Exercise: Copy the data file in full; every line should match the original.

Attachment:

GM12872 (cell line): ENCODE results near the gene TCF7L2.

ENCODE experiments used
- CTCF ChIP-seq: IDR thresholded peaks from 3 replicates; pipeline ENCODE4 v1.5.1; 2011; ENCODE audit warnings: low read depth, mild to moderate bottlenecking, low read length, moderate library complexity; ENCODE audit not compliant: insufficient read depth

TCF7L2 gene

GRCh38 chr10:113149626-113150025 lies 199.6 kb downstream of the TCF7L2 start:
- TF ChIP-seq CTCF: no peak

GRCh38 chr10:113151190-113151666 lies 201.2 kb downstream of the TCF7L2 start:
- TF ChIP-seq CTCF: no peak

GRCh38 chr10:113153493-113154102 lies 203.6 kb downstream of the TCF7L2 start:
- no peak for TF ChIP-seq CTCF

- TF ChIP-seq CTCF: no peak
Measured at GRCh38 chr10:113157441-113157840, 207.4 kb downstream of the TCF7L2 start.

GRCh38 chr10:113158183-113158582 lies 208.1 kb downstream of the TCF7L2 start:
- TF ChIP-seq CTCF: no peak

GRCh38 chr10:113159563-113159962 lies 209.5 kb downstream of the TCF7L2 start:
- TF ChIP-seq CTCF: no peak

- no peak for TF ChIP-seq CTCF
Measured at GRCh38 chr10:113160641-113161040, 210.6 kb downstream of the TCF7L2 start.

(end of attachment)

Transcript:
GM12872 (cell line): ENCODE results near the gene TCF7L2.

ENCODE experiments used
- CTCF ChIP-seq: IDR thresholded peaks from 3 replicates; pipeline ENCODE4 v1.5.1; 2011; ENCODE audit warnings: low read depth, mild to moderate bottlenecking, low read length, moderate library complexity; ENCODE audit not compliant: insufficient read depth

TCF7L2 gene

GRCh38 chr10:113149626-113150025 lies 199.6 kb downstream of the TCF7L2 start:
- TF ChIP-seq CTCF: no peak

GRCh38 chr10:113151190-113151666 lies 201.2 kb downstream of the TCF7L2 start:
- TF ChIP-seq CTCF: no peak

GRCh38 chr10:113153493-113154102 lies 203.6 kb downstream of the TCF7L2 start:
- no peak for TF ChIP-seq CTCF

- TF ChIP-seq CTCF: no peak
Measured at GRCh38 chr10:113157441-113157840, 207.4 kb downstream of the TCF7L2 start.

GRCh38 chr10:113158183-113158582 lies 208.1 kb downstream of the TCF7L2 start:
- TF ChIP-seq CTCF: no peak

GRCh38 chr10:113159563-113159962 lies 209.5 kb downstream of the TCF7L2 start:
- TF ChIP-seq CTCF: no peak

- no peak for TF ChIP-seq CTCF
Measured at GRCh38 chr10:113160641-113161040, 210.6 kb downstream of the TCF7L2 start.